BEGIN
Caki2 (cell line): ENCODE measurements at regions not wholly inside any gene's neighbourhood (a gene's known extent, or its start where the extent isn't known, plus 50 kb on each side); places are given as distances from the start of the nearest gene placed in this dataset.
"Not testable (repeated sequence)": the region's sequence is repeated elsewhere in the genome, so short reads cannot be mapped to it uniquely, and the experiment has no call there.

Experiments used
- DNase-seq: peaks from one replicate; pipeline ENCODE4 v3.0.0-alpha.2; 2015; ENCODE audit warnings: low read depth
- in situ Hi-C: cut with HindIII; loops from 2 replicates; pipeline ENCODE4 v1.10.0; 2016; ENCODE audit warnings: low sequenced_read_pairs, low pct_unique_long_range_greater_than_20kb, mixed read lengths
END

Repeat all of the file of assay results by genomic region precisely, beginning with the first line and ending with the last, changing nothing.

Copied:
Caki2 (cell line): ENCODE measurements at regions not wholly inside any gene's neighbourhood (a gene's known extent, or its start where the extent isn't known, plus 50 kb on each side); places are given as distances from the start of the nearest gene placed in this dataset.
"Not testable (repeated sequence)": the region's sequence is repeated elsewhere in the genome, so short reads cannot be mapped to it uniquely, and the experiment has no call there.

Experiments used
- DNase-seq: peaks from one replicate; pipeline ENCODE4 v3.0.0-alpha.2; 2015; ENCODE audit warnings: low read depth
- in situ Hi-C: cut with HindIII; loops from 2 replicates; pipeline ENCODE4 v1.10.0; 2016; ENCODE audit warnings: low sequenced_read_pairs, low pct_unique_long_range_greater_than_20kb, mixed read lengths